Cambridge conference considers 'sustainability in crisis'

By staff writers
30 Sep 2011

Environmentalists scientists, educators and representatives of charities, NGOs and faith groups came together at Murray Edwards College in Cambridge 26-28 September for a conference organised by the Faraday Institute for Science and Religion, and the Kirby Laing Institute for Christian Ethics .

The goals of 'Sustainability in Crisis' were to identify key sustainable and realisable policy changes for the coming decade at the levels of consumption, production and governance, and to consider means of enlisting the critical support of religious communities for these changes.

The conference sought to identify and reflect critically on the socio-economic, cultural and spiritual challenges of making sustainability possible post-Copenhagen.

A key issue was the possibility of specifying a credible meaning for 'sustainability' – for example does this presume continuing economic growth or a no-growth economy? The particular insights of various religious faiths were drawn upon, as was their potential to mobilise people behind the changes needed to address the crisis of sustainability.

The two organisations presenting the conference have close links with the Christian community, but the three day programme included representatives from other world religions and from none. The intention was not to seek a consensus across religious boundaries, or between religious and secular perceptions, but rather to engage in an honest and informed conversation about mutual challenges and the contribution religions might make in meeting them,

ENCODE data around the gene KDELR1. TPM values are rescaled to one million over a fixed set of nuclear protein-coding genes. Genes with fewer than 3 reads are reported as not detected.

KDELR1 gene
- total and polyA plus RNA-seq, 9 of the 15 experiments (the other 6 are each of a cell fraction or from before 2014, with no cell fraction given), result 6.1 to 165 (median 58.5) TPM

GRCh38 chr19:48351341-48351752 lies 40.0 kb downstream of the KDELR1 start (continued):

Drawing on the knowledge of British and international academics and expert practitioners, the conference sought to identify the policy priorities of facing a 'crisis of sustainability' and considered key issues in the following areas:

* Consumption: identifying the challenges, environmental and social costs arising from the current commitment to an ever increasing standard of living. Examining the lifestyle changes necessary to reduce environmental damage and produce a better quality of life. Exploring means of enabling consumers to become environmentally responsible citizens and voters.

*Production: identifying promising sustainable practices and examining means of communicating these throughout the business sector. Seeking to nurture sustainability among business leaders and to integrate sustainable criteria into decision making. Examining the insights religious communities can bring to the flourishing of communities and of creation.

*Governance: Identifying sustainability priorities for the UK government's domestic and international policies and the obstacles to those priorities. Seeking means by which grass-roots and civil society support may be marshalled behind these policies. Persuading governments and other agencies to consider other measures of well-being than GDP.

The conference organisers pointed out that communities generated by religious faith can generate substantial resources for educating and mobilising millions of people throughout the world to address these issues.

They also emphasised that while religions have been, and still are, often complicit in environmentally damaging behaviour, they have the capacity to inspire the vision of a better quality of life than that offered by the consumerism and materialism of the West.

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